From the outset, the prosecution in the George Zimmerman trial was at a distinct legal disadvantage. After all, they had to prove that Zimmerman was -not- defending himself when he shot Trayvon Martin, a tough hurdle to overcome.
As a legal matter, self defense is what is called an affirmative defense, meaning the defense team is required to present some evidence to support it. But the threshold is very low and no one challenged that they met that standard here. Zimmerman’s injuries and the testimony of certain key eyewitnesses were more than enough, placing the prosecution in the unenviable position of having to disprove self-defense beyond a reasonable doubt.
So if the jurors thought it was even possible that Zimmerman reasonably feared “great bodily harm” or death at the moment he fired that weapon, he was permitted under the law to respond with deadly force. Even uncertainty about that in the minds of the jurors, and the defense wins.
Now there has been some confusion over whether this law is unique to Florida. The answer is no. The controversial part of Florida law, known as Stand Your Ground, which could have offered Zimmerman immunity from prosecution, was waived by the defense pre-trial. Instead, they argued classic self-defense with a law and legal burden similar to that of every state in the nation. Except Ohio.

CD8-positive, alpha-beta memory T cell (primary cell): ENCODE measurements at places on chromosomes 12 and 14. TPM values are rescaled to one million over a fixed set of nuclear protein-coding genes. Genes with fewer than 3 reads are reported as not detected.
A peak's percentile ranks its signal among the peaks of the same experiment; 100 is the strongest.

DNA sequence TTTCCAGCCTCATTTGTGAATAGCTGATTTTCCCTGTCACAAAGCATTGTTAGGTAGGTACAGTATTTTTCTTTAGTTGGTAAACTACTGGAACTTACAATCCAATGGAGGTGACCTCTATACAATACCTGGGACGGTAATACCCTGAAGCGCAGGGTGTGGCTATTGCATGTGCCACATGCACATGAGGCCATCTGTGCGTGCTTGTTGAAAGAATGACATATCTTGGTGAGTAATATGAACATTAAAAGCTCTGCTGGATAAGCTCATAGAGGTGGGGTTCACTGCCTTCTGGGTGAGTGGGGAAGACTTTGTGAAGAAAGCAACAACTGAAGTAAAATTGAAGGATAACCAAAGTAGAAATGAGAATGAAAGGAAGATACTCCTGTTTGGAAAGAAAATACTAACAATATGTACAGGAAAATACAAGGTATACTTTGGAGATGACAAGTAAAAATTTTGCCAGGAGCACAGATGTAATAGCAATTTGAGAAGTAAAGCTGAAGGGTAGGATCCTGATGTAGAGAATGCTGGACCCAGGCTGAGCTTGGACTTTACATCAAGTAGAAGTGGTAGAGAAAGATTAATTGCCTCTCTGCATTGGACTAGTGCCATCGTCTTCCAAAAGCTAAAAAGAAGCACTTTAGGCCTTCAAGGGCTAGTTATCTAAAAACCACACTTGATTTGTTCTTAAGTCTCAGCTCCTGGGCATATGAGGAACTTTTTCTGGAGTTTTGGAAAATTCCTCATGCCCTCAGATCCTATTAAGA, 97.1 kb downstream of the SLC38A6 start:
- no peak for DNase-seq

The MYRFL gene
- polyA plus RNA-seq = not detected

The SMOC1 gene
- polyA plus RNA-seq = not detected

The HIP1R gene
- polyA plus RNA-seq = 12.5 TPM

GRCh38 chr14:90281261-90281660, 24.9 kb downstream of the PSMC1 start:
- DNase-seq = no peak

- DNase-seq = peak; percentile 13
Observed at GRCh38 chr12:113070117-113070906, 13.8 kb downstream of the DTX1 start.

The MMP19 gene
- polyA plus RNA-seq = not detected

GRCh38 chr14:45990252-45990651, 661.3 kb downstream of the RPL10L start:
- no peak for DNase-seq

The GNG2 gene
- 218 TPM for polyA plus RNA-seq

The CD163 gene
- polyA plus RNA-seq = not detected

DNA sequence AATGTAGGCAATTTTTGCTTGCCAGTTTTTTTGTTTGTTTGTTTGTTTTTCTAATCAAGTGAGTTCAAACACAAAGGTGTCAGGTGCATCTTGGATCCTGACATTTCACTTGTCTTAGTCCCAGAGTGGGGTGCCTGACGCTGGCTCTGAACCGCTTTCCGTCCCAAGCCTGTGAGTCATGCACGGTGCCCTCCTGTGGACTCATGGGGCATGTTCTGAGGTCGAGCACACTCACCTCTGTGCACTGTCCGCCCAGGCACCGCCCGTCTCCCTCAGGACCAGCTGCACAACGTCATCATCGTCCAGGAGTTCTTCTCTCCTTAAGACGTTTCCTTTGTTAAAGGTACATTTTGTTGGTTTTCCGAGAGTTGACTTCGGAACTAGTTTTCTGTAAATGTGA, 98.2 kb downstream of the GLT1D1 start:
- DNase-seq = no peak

In the Buckeye State, rather than forcing the prosecution to prove beyond a reasonable doubt that it was not self defense, the defendant adopts that legal burden. It is the defense that has to prove it’s more likely than not that self defense was justified (unless it occurs in your home).
In this case that would mean George Zimmerman would have had to prove by what is called a preponderance of the evidence, that he reasonably feared great bodily harm or death when he killed Trayvon Martin.
So would that legal distinction have made the difference? Probably not, but it would have made it a much closer and tougher legal case.